At RealClearDefense Crispin Rovere ties himself into a pretzel to define “imminent” as “potential” and “anticipatory self-defense” as anything but preventive in discussing a preventive strike against North Korea:
On one level, war is always immoral. It involves industrialized murder perpetrated by an organized force against fellow human beings. Another Korean war would be horrendously violent, with American forces having to destroy a numerous and motivated enemy. However, the specific ethical arguments made against a military strike fail in critical respects. In sum, a U.S. military strike aimed at neutralizing the threat of a nuclear-tipped ICBM is ethically justified in addition to being strategically correct.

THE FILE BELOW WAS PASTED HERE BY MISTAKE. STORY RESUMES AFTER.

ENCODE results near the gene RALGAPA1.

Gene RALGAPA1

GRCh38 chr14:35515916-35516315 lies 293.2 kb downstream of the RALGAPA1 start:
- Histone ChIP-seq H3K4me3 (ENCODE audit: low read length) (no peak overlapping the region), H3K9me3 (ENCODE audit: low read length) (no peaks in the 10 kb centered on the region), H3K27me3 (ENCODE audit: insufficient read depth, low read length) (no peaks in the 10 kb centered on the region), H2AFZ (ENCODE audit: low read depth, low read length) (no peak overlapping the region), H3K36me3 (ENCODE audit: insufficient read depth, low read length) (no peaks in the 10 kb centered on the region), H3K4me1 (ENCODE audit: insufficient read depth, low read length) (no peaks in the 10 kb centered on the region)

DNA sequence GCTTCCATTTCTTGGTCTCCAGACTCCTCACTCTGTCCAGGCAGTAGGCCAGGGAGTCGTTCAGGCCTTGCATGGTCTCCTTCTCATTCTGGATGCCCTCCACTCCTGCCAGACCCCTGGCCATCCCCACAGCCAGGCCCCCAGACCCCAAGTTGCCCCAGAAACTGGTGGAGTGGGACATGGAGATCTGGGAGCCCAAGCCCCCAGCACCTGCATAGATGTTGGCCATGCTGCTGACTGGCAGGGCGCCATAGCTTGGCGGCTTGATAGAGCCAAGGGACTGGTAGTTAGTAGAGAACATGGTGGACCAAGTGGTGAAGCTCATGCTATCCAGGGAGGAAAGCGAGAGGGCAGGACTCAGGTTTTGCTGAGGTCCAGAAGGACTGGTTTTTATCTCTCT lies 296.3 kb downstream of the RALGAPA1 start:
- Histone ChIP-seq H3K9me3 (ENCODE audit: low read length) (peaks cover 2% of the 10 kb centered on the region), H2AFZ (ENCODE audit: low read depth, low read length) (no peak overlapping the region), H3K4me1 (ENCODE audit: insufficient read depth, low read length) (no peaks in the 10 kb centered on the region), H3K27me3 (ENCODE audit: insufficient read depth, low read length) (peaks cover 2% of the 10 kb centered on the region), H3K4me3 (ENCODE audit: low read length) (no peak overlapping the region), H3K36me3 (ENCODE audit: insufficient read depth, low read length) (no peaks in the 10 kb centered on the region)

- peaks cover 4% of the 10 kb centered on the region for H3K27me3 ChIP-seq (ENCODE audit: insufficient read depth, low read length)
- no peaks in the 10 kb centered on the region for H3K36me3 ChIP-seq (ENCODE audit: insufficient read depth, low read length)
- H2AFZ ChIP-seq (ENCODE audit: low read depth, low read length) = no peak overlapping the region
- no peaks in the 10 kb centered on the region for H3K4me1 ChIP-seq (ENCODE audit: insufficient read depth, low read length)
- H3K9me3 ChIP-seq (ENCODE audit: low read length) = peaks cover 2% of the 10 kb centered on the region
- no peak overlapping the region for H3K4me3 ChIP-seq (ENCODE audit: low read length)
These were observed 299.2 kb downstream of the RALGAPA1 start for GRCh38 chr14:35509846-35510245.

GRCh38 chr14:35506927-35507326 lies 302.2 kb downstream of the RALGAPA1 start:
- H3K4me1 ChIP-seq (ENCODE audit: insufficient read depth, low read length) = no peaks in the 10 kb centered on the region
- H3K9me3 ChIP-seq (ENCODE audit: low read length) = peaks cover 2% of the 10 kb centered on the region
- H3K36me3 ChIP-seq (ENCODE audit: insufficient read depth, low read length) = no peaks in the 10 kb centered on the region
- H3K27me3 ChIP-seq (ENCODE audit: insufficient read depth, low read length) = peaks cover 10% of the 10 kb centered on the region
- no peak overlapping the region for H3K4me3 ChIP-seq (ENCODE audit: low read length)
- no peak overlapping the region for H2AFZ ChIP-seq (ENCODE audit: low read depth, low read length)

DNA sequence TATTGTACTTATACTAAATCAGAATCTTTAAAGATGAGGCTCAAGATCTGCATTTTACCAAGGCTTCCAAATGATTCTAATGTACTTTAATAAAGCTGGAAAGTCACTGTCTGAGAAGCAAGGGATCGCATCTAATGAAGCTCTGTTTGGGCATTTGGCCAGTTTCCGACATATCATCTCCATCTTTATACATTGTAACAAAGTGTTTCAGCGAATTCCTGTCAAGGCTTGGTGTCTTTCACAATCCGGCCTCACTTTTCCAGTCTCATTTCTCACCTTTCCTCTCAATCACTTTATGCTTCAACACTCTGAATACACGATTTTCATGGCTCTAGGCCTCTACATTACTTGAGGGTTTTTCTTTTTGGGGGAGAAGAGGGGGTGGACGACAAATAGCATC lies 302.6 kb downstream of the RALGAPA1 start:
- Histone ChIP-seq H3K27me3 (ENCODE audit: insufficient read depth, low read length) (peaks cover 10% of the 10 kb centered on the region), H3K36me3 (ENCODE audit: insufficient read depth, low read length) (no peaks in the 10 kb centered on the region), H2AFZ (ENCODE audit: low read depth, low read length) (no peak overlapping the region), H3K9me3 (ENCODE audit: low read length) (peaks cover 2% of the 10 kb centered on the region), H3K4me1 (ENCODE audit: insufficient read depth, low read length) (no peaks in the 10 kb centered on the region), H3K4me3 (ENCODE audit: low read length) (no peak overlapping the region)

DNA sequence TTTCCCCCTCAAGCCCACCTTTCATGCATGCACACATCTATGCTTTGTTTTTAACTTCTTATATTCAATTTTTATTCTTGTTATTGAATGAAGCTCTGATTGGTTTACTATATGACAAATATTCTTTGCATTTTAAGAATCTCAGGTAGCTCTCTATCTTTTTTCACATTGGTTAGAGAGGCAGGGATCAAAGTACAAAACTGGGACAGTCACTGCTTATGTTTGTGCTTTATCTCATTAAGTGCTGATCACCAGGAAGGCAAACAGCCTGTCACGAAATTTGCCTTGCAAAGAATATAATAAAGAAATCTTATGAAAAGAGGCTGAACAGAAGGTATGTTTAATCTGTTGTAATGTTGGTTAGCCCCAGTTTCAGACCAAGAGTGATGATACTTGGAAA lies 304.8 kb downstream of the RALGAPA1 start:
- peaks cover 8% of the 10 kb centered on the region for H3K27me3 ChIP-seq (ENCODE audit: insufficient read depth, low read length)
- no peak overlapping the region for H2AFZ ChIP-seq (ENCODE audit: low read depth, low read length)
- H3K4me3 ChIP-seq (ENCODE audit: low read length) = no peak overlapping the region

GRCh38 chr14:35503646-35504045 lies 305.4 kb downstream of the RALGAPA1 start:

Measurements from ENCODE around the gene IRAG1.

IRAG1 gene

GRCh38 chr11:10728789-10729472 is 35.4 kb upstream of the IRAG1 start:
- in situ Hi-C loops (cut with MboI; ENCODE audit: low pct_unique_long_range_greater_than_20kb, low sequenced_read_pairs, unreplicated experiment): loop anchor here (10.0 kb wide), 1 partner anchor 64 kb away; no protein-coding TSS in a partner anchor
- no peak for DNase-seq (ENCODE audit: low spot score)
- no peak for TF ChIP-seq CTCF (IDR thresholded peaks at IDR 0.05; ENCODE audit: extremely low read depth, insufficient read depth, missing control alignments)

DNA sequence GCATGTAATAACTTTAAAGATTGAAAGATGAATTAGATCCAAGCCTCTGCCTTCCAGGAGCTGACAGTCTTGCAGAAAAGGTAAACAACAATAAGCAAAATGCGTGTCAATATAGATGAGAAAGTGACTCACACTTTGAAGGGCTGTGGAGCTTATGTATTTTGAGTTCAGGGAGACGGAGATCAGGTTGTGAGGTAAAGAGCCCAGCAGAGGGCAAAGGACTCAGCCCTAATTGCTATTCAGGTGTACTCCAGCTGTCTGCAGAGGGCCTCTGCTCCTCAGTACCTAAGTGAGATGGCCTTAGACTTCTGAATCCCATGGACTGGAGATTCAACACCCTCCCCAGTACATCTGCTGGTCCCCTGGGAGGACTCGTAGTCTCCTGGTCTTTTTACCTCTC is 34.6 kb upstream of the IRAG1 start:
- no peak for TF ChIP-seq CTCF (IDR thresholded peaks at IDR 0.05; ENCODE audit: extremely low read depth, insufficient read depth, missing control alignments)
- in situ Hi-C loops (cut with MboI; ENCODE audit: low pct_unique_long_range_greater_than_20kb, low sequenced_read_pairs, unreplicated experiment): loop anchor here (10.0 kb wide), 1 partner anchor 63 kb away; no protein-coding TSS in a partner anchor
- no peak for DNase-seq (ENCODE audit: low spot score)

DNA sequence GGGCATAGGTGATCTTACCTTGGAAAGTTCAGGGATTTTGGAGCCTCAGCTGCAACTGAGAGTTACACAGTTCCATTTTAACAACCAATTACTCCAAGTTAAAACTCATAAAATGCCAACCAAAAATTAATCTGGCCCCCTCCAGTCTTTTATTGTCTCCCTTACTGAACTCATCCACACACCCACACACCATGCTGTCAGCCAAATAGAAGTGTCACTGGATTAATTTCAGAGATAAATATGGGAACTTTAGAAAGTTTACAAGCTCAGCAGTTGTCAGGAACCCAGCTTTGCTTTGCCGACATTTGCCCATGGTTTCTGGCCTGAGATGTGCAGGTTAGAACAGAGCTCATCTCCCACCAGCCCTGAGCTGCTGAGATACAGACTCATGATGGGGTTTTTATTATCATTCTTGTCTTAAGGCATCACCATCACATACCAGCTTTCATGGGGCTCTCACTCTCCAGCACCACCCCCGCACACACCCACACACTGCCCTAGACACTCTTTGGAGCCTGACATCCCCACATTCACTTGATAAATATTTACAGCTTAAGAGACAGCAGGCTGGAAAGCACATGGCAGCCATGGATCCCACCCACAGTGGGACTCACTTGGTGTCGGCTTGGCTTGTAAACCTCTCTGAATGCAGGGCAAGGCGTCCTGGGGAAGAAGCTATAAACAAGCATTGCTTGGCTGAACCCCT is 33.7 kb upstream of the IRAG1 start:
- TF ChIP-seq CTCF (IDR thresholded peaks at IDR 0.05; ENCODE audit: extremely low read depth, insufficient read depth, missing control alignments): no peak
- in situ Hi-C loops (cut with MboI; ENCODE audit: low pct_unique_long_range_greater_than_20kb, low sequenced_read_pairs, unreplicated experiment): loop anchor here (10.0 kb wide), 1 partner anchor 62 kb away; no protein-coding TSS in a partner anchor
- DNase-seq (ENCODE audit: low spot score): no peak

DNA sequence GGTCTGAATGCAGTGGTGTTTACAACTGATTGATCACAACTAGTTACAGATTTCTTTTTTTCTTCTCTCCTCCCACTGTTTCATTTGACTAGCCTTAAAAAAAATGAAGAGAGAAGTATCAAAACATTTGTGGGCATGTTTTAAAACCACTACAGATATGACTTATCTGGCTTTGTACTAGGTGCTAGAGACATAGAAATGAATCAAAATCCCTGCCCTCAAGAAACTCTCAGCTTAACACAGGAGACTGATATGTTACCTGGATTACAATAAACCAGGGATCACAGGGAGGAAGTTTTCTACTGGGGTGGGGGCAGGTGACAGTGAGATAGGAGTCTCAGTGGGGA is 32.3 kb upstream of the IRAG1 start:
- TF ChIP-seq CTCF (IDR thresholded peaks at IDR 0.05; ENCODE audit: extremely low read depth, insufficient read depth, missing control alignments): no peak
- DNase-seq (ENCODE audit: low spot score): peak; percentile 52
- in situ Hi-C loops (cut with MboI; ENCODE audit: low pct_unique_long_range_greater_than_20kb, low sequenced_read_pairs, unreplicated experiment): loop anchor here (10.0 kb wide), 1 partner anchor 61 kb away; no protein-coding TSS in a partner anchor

Nowhere does he mention U. S. treaty obligations which prohibit the United States from attacking another country without United Nations Security Council authorization. Don’t those factor into considerations of the ethics of the matter?
An attack by the United States on North Korea would be morally justified if the United States had compelling evidence that an attack by North Korea on the United States, its allies, or its interests was imminent, imminent defined as “about to take place”. What is the limit on Dr. Rovere’s definition of “imminent” i.e. potential? Would an attack on China be morally justified? China definitely has the potential to attack us and has for decades. An attack on Canada?